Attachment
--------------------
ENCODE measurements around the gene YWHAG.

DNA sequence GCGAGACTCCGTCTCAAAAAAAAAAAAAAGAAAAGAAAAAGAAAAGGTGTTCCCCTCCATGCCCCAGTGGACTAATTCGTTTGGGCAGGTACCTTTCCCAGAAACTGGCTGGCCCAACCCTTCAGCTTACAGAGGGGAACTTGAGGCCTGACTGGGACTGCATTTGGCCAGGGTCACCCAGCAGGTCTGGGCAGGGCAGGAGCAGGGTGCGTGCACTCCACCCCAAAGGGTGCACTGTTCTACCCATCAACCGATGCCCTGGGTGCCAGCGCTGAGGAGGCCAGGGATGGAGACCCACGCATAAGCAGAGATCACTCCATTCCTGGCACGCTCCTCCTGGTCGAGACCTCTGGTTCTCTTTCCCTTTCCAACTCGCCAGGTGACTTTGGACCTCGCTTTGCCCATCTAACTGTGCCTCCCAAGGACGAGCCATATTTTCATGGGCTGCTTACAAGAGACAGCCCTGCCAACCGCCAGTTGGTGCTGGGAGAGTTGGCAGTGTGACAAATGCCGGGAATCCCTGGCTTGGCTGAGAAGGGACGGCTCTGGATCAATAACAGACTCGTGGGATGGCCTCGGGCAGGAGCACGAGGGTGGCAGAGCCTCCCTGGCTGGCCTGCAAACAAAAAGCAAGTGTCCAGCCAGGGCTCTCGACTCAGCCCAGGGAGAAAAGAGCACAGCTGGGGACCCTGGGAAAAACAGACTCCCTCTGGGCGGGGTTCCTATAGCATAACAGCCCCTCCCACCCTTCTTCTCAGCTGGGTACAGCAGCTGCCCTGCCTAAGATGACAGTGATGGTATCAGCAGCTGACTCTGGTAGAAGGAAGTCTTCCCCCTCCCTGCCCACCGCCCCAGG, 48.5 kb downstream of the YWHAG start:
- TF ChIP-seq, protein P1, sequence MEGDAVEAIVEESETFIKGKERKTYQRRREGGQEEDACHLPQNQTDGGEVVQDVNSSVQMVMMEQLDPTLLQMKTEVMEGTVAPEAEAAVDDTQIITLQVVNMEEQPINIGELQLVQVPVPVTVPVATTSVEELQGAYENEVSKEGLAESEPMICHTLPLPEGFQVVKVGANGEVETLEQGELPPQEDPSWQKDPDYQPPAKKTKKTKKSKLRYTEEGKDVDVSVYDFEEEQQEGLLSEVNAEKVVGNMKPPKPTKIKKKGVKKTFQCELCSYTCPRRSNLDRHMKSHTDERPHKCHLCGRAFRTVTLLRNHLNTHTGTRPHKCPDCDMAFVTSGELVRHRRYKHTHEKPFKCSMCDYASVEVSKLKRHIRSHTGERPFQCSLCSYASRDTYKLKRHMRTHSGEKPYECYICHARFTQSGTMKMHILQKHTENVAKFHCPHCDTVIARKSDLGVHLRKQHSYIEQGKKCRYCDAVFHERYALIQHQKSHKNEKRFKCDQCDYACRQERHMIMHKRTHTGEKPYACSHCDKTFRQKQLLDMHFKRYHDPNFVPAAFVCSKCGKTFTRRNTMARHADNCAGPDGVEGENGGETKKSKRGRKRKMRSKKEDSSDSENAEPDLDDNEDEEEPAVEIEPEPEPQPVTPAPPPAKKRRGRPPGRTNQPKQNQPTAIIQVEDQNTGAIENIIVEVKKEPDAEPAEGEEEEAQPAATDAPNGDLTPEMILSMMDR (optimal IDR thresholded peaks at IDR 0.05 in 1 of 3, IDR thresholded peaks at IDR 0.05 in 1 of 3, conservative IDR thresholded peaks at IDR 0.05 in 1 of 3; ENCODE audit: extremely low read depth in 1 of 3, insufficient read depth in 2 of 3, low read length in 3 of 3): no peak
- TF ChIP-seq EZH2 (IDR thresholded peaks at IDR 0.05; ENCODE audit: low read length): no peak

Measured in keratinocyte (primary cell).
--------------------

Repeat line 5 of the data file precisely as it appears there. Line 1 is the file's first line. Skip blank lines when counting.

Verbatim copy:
Measured in keratinocyte (primary cell).